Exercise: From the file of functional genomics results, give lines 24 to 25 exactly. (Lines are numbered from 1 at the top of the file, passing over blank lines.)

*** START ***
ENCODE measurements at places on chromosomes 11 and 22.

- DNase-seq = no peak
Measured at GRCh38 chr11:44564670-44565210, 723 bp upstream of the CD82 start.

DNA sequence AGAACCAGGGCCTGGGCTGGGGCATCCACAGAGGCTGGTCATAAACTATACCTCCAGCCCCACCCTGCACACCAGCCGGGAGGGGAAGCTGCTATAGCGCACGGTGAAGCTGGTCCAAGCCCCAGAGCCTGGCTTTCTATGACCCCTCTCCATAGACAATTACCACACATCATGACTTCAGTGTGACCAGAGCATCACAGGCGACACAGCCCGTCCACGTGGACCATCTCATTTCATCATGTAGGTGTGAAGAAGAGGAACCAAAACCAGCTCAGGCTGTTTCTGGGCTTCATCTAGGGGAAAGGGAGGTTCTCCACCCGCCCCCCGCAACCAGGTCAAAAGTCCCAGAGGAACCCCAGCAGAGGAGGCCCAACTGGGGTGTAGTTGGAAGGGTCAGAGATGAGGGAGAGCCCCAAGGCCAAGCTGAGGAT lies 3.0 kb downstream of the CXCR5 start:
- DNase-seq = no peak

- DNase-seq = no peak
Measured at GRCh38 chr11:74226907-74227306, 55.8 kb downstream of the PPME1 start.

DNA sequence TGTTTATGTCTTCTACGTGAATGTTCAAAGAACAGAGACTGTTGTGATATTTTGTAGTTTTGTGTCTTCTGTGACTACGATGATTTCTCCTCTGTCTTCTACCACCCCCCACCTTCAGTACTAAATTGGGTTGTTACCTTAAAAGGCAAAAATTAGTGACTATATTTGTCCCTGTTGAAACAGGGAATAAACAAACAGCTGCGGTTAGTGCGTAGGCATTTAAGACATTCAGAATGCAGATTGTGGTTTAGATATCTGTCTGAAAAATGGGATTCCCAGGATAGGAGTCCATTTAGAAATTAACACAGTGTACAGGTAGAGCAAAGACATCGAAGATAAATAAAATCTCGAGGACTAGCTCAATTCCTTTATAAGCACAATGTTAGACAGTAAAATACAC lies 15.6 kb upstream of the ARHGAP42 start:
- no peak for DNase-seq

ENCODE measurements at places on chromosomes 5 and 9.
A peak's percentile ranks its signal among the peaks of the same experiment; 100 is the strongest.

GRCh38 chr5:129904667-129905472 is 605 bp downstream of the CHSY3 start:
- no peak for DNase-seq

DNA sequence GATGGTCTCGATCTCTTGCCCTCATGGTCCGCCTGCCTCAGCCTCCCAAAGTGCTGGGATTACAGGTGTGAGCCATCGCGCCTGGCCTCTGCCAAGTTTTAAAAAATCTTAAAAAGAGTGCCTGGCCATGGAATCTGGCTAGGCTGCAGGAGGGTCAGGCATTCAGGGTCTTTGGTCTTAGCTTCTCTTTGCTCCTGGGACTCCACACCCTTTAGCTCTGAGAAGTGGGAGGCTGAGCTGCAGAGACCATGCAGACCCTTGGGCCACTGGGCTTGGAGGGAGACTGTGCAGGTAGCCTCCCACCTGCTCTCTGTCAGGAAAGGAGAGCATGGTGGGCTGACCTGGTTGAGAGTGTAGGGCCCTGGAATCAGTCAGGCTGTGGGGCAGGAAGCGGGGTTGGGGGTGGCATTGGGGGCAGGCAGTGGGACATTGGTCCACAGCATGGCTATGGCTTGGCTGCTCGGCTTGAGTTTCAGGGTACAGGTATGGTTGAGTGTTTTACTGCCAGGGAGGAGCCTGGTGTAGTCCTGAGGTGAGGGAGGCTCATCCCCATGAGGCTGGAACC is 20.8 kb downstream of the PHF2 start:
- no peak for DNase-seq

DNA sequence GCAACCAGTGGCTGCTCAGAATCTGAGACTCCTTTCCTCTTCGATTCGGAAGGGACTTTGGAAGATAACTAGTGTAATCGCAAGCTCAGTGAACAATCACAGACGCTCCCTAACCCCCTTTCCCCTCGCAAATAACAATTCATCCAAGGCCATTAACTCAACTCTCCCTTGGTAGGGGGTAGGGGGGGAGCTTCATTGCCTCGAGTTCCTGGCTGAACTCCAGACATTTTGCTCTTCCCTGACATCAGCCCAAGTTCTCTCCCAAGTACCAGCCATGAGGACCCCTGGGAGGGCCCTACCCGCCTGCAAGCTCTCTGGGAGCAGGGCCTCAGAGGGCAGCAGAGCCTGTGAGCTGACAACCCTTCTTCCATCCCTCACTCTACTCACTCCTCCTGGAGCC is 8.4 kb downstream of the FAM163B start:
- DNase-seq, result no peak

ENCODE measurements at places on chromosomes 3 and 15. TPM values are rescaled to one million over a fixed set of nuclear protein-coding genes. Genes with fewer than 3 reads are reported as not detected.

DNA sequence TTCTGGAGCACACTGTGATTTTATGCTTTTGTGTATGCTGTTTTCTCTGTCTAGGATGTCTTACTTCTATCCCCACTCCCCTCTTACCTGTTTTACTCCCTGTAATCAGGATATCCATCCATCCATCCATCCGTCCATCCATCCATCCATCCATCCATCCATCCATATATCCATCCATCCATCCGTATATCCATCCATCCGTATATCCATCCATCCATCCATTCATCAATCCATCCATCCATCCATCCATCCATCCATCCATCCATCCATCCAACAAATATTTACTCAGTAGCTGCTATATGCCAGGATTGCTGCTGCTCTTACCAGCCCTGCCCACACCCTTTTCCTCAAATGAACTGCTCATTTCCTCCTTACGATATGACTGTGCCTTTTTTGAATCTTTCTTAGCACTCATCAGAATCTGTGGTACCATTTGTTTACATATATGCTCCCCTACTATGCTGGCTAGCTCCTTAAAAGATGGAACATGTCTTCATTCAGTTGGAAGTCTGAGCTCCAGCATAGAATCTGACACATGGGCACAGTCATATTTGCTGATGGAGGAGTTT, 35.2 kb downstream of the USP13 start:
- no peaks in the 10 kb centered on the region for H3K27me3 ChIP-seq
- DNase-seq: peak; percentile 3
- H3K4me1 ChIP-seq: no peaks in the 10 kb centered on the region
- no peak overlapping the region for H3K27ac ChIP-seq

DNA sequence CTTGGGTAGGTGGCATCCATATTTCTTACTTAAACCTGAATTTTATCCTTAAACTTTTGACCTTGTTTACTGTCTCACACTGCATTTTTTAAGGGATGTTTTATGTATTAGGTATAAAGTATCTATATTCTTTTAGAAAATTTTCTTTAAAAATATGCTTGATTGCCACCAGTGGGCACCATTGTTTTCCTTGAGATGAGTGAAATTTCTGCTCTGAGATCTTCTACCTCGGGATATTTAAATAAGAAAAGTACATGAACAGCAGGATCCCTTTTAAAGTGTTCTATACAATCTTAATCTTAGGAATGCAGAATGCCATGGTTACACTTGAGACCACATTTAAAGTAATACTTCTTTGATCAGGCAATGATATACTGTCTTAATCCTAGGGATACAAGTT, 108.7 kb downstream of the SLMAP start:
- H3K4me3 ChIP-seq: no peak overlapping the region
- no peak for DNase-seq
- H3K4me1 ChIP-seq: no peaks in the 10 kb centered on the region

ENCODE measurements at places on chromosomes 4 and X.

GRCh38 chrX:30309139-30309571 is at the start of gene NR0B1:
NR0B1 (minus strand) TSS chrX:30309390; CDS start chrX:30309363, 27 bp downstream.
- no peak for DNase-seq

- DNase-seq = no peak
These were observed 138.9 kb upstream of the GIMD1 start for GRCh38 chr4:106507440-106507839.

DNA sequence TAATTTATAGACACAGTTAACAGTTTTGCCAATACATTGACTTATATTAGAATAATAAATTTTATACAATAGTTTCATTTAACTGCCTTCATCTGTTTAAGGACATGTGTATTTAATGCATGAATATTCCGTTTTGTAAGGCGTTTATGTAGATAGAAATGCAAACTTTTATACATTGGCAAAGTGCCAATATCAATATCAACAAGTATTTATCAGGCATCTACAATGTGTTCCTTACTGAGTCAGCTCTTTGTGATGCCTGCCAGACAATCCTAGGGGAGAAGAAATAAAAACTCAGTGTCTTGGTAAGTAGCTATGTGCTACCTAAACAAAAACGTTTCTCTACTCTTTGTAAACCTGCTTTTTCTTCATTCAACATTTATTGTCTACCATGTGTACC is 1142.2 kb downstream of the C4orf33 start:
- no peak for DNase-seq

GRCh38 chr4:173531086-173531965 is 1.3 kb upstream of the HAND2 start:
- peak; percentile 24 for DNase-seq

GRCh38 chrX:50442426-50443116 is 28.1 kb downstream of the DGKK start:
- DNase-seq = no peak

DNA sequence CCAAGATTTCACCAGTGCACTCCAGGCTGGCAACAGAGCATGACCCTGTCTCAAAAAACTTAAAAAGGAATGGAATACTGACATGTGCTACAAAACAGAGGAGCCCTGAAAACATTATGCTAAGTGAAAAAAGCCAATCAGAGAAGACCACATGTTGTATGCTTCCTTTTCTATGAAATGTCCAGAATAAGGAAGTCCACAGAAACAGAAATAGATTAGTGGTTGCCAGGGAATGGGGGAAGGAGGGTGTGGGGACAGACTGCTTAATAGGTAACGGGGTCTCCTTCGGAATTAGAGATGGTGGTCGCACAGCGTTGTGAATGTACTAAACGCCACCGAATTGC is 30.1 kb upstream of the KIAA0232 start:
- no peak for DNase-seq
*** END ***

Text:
DNA sequence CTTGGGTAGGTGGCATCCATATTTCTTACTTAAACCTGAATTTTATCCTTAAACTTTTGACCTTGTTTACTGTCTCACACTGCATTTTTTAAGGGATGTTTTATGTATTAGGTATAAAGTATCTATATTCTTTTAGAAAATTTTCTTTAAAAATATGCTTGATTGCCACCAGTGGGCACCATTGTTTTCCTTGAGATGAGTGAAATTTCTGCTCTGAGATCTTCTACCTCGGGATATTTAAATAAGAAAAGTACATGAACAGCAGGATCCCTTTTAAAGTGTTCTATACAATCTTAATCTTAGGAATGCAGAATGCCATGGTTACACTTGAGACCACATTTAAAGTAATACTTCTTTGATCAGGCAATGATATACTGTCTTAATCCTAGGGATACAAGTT, 108.7 kb downstream of the SLMAP start:
- H3K4me3 ChIP-seq: no peak overlapping the region